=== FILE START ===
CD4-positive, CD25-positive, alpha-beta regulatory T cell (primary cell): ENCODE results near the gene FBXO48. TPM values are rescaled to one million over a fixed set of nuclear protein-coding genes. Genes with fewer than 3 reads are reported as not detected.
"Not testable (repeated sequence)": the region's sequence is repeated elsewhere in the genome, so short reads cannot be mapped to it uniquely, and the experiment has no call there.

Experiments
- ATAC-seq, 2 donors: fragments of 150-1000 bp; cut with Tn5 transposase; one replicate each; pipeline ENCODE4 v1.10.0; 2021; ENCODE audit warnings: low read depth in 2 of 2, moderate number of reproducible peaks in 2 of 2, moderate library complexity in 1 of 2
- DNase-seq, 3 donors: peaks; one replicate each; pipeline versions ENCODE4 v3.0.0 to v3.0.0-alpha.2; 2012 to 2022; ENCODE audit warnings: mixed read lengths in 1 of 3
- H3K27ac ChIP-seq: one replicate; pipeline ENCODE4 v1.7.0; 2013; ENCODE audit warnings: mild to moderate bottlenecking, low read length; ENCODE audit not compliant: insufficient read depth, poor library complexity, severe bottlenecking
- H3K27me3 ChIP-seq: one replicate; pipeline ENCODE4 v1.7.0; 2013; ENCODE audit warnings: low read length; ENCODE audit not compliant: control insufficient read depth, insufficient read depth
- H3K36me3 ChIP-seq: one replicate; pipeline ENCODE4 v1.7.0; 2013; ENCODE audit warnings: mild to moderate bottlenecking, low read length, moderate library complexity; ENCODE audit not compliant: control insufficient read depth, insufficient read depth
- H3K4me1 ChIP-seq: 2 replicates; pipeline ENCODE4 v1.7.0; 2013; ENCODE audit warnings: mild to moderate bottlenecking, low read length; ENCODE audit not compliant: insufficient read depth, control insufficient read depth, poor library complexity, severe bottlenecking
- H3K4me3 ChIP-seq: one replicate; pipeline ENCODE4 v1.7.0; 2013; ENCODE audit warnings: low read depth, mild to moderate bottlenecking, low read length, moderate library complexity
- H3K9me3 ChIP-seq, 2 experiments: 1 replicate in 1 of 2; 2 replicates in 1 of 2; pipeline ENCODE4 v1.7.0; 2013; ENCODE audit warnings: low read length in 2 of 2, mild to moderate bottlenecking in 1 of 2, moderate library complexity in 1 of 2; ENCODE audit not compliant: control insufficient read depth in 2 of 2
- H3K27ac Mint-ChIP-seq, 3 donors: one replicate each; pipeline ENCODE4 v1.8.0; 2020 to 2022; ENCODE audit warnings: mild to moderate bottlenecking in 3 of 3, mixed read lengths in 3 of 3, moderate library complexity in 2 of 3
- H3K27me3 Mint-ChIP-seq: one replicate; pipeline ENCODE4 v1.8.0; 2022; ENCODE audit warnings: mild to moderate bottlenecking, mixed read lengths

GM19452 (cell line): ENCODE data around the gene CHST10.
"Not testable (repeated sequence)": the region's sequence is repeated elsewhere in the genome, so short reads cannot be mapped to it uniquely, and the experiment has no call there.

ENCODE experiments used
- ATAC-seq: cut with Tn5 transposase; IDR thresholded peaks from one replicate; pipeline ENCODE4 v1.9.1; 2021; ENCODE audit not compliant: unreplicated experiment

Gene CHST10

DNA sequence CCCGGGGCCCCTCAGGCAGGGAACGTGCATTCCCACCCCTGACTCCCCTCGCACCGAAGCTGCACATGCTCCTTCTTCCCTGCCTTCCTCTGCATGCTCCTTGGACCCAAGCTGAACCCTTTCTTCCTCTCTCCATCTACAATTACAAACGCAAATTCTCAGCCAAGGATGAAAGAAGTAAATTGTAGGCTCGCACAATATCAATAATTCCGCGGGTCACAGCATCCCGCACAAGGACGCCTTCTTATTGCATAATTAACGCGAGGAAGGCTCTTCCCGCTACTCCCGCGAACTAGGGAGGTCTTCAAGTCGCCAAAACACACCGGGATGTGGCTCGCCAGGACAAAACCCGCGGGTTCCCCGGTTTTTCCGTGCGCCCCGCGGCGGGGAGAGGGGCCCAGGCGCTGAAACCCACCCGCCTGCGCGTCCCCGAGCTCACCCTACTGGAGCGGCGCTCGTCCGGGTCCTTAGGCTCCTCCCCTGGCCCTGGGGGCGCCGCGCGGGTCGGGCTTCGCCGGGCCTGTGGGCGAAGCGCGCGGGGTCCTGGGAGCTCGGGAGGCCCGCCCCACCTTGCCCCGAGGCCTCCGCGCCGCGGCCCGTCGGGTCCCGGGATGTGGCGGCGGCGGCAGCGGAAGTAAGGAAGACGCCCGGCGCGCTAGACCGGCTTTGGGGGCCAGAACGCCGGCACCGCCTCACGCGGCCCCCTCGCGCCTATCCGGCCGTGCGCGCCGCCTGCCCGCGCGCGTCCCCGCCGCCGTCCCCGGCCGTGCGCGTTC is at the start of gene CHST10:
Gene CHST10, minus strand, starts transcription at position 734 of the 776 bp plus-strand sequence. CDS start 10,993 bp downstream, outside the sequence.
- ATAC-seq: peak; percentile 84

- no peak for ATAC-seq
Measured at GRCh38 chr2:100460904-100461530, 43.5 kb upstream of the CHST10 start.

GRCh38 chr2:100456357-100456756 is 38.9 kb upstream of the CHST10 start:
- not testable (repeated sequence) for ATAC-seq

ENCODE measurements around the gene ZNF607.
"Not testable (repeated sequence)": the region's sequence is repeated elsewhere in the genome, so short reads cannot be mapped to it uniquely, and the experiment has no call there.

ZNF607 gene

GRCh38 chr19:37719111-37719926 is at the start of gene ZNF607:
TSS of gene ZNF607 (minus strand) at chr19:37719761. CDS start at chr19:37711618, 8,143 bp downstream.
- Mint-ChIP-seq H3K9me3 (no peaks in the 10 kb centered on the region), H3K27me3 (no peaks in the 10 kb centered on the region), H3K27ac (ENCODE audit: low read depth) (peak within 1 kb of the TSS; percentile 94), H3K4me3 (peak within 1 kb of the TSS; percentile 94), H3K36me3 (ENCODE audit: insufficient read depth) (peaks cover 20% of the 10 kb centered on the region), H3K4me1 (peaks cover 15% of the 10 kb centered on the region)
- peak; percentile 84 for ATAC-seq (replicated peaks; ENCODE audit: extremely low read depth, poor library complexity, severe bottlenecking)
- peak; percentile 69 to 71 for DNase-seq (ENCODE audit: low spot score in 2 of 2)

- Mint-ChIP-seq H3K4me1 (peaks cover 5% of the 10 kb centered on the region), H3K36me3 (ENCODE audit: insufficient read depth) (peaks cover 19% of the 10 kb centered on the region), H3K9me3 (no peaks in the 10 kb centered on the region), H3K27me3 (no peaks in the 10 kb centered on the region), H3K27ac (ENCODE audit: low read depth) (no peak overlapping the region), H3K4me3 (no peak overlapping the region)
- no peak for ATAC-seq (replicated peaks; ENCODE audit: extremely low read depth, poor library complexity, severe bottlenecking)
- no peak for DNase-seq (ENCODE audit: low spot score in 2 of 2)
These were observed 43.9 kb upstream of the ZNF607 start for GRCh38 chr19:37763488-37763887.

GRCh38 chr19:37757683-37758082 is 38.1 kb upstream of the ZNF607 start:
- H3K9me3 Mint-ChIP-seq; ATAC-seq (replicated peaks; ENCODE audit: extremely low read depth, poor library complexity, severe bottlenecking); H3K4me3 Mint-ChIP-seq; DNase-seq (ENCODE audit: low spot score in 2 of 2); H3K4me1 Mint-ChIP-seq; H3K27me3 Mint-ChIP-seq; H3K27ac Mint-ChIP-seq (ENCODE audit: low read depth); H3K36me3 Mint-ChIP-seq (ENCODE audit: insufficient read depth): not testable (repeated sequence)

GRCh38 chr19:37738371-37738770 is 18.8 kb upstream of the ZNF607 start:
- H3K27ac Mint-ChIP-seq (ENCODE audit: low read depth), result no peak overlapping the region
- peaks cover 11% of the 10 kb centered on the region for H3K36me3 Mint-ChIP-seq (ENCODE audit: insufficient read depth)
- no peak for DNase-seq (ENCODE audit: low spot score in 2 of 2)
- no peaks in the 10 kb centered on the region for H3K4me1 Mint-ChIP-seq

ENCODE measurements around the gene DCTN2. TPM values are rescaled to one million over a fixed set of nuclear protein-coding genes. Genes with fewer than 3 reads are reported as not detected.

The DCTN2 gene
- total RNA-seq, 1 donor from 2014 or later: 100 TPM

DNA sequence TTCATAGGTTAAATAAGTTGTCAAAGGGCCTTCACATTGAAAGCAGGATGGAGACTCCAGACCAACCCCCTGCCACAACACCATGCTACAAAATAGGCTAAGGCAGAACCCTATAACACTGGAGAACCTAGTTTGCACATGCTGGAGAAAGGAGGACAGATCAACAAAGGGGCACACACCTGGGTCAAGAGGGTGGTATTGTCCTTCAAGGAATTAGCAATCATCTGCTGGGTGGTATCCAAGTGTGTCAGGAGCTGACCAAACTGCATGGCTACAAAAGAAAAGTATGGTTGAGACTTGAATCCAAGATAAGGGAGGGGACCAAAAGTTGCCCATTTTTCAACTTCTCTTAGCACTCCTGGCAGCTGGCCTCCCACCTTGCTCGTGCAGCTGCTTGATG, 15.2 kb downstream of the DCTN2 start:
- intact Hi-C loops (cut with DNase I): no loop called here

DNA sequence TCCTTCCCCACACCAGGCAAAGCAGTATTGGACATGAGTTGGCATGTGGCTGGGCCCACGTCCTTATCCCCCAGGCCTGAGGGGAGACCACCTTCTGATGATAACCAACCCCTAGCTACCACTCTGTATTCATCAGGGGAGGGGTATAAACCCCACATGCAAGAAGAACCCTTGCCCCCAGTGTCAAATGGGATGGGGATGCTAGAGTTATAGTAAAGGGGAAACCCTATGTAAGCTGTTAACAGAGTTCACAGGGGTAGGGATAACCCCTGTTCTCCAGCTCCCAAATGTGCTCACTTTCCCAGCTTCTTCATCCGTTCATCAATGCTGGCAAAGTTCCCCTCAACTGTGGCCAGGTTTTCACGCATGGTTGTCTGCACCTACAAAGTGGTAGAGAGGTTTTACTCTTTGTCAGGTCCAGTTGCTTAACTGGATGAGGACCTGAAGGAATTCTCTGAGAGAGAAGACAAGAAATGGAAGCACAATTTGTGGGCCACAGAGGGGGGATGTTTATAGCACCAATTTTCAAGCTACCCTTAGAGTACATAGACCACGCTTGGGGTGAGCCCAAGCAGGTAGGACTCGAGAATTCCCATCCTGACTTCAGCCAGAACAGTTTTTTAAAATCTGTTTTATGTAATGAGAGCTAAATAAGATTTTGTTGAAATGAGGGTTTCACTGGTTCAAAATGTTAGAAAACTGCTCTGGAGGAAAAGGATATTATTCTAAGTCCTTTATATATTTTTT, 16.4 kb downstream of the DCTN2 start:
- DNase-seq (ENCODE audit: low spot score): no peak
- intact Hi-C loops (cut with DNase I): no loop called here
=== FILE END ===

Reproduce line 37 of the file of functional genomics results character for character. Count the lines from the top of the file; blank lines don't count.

These were observed 43.9 kb upstream of the ZNF607 start for GRCh38 chr19:37763488-37763887.